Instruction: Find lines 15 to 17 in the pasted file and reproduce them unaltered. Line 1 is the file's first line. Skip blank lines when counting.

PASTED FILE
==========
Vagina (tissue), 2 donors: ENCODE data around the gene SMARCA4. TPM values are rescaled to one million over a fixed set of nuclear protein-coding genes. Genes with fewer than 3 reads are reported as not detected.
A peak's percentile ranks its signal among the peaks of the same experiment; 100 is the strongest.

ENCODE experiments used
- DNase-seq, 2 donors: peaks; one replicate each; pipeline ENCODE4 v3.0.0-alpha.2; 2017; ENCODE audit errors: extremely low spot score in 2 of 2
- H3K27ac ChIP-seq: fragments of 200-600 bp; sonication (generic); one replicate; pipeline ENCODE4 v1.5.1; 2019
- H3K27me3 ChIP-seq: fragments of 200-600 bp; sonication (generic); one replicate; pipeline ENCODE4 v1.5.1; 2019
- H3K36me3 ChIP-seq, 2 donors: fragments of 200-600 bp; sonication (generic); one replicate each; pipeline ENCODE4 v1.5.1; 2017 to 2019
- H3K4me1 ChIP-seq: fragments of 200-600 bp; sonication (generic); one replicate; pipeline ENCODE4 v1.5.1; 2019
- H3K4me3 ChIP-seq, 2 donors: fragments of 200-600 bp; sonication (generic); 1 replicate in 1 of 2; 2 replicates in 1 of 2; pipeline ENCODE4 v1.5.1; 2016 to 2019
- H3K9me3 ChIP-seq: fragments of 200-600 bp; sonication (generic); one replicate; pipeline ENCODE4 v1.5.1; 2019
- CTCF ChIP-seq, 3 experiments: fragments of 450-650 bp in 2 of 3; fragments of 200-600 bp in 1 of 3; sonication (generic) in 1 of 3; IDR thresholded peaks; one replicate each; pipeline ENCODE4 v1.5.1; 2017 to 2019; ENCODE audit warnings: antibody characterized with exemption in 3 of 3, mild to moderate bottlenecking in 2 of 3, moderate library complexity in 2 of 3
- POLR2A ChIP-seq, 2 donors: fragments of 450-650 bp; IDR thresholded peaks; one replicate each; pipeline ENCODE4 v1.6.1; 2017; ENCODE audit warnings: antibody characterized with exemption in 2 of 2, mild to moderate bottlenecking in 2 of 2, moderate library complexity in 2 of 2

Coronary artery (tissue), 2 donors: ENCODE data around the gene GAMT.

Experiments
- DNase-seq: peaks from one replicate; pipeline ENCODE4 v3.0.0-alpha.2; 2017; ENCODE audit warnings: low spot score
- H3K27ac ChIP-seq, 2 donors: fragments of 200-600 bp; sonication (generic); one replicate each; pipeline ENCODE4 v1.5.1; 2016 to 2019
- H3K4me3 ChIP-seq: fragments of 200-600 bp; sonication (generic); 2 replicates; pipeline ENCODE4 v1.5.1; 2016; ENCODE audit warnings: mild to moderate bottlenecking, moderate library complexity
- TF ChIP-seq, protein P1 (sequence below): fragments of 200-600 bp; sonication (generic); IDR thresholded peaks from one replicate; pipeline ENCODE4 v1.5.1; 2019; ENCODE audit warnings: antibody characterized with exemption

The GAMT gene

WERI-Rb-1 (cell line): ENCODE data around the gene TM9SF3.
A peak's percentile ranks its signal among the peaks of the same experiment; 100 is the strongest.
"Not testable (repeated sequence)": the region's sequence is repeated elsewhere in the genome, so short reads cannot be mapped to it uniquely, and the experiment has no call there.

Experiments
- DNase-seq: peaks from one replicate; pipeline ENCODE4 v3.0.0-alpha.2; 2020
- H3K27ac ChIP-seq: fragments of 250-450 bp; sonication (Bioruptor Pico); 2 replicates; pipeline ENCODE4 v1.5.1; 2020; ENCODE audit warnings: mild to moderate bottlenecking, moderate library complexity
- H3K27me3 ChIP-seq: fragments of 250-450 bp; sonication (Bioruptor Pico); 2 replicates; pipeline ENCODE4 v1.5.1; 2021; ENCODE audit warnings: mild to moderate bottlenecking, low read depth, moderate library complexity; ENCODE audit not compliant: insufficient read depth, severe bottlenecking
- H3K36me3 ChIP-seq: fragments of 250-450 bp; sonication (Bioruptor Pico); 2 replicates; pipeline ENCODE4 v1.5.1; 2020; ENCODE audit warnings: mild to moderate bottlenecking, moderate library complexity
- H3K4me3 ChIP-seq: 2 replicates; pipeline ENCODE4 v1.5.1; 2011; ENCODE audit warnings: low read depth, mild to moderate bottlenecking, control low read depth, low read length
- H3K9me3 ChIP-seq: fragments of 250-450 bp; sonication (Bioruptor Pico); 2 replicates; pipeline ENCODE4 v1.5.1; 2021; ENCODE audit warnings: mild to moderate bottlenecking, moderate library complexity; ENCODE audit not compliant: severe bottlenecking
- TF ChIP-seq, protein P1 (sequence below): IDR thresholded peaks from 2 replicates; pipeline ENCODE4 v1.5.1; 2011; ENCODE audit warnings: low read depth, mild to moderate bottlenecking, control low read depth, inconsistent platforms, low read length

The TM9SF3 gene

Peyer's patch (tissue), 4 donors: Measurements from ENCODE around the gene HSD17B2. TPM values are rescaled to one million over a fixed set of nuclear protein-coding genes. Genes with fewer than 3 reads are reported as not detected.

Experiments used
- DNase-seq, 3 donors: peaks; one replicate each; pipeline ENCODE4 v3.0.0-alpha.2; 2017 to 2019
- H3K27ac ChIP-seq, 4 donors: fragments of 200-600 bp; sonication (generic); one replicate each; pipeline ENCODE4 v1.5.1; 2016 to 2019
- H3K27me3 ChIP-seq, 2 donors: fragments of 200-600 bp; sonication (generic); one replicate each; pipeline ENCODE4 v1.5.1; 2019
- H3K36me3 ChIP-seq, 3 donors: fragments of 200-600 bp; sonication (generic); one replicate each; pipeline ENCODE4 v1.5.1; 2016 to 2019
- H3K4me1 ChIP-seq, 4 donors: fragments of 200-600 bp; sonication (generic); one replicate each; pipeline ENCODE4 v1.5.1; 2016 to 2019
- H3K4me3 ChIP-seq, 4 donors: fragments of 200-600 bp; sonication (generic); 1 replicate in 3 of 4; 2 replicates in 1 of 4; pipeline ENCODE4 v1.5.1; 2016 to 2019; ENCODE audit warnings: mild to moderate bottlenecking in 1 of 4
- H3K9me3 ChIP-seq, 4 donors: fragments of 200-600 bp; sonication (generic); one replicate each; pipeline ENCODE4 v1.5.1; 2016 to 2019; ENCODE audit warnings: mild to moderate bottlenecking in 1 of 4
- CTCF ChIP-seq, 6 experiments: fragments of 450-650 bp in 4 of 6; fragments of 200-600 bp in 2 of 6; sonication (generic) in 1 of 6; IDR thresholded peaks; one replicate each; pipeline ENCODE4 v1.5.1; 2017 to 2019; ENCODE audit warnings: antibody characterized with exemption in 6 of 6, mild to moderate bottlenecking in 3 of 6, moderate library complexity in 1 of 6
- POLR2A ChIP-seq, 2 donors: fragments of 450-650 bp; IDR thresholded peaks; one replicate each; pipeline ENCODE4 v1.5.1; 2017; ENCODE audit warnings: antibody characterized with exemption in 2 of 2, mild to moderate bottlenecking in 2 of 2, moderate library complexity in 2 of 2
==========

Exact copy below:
- DNase-seq: peaks from one replicate; pipeline ENCODE4 v3.0.0-alpha.2; 2017; ENCODE audit warnings: low spot score
- H3K27ac ChIP-seq, 2 donors: fragments of 200-600 bp; sonication (generic); one replicate each; pipeline ENCODE4 v1.5.1; 2016 to 2019
- H3K4me3 ChIP-seq: fragments of 200-600 bp; sonication (generic); 2 replicates; pipeline ENCODE4 v1.5.1; 2016; ENCODE audit warnings: mild to moderate bottlenecking, moderate library complexity